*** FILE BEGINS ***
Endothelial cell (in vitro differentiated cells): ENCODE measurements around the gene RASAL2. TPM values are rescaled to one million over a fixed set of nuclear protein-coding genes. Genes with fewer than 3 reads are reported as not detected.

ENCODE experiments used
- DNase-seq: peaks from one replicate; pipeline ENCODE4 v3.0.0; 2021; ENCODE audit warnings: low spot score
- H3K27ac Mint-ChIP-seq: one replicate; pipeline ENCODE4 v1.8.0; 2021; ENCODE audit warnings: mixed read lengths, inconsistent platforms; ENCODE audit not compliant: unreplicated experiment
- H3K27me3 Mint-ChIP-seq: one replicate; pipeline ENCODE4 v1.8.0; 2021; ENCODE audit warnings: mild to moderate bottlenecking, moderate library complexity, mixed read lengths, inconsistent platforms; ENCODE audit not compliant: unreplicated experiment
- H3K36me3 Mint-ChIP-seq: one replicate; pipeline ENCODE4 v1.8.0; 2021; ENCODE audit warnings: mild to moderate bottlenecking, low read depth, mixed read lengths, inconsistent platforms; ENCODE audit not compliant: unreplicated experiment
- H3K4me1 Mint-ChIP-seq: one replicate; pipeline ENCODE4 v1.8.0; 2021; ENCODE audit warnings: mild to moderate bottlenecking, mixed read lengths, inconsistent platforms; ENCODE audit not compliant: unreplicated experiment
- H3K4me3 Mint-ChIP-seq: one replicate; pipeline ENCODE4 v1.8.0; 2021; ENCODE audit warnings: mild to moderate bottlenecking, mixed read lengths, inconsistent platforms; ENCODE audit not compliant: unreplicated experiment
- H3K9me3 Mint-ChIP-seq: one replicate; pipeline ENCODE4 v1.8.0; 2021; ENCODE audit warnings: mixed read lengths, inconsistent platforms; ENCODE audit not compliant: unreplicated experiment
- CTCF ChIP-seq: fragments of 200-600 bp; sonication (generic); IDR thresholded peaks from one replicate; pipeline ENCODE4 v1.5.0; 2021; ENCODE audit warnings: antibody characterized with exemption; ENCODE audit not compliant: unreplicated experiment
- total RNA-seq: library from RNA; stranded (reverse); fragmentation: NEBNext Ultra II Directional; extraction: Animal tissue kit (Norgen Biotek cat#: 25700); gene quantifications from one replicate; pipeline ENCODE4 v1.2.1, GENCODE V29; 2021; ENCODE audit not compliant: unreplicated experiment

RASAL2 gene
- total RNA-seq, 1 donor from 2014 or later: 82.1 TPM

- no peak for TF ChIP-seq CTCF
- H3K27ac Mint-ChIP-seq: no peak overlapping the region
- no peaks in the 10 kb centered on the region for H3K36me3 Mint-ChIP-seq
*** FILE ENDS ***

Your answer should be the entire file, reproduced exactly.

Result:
Endothelial cell (in vitro differentiated cells): ENCODE measurements around the gene RASAL2. TPM values are rescaled to one million over a fixed set of nuclear protein-coding genes. Genes with fewer than 3 reads are reported as not detected.

ENCODE experiments used
- DNase-seq: peaks from one replicate; pipeline ENCODE4 v3.0.0; 2021; ENCODE audit warnings: low spot score
- H3K27ac Mint-ChIP-seq: one replicate; pipeline ENCODE4 v1.8.0; 2021; ENCODE audit warnings: mixed read lengths, inconsistent platforms; ENCODE audit not compliant: unreplicated experiment
- H3K27me3 Mint-ChIP-seq: one replicate; pipeline ENCODE4 v1.8.0; 2021; ENCODE audit warnings: mild to moderate bottlenecking, moderate library complexity, mixed read lengths, inconsistent platforms; ENCODE audit not compliant: unreplicated experiment
- H3K36me3 Mint-ChIP-seq: one replicate; pipeline ENCODE4 v1.8.0; 2021; ENCODE audit warnings: mild to moderate bottlenecking, low read depth, mixed read lengths, inconsistent platforms; ENCODE audit not compliant: unreplicated experiment
- H3K4me1 Mint-ChIP-seq: one replicate; pipeline ENCODE4 v1.8.0; 2021; ENCODE audit warnings: mild to moderate bottlenecking, mixed read lengths, inconsistent platforms; ENCODE audit not compliant: unreplicated experiment
- H3K4me3 Mint-ChIP-seq: one replicate; pipeline ENCODE4 v1.8.0; 2021; ENCODE audit warnings: mild to moderate bottlenecking, mixed read lengths, inconsistent platforms; ENCODE audit not compliant: unreplicated experiment
- H3K9me3 Mint-ChIP-seq: one replicate; pipeline ENCODE4 v1.8.0; 2021; ENCODE audit warnings: mixed read lengths, inconsistent platforms; ENCODE audit not compliant: unreplicated experiment
- CTCF ChIP-seq: fragments of 200-600 bp; sonication (generic); IDR thresholded peaks from one replicate; pipeline ENCODE4 v1.5.0; 2021; ENCODE audit warnings: antibody characterized with exemption; ENCODE audit not compliant: unreplicated experiment
- total RNA-seq: library from RNA; stranded (reverse); fragmentation: NEBNext Ultra II Directional; extraction: Animal tissue kit (Norgen Biotek cat#: 25700); gene quantifications from one replicate; pipeline ENCODE4 v1.2.1, GENCODE V29; 2021; ENCODE audit not compliant: unreplicated experiment

RASAL2 gene
- total RNA-seq, 1 donor from 2014 or later: 82.1 TPM

- no peak for TF ChIP-seq CTCF
- H3K27ac Mint-ChIP-seq: no peak overlapping the region
- no peaks in the 10 kb centered on the region for H3K36me3 Mint-ChIP-seq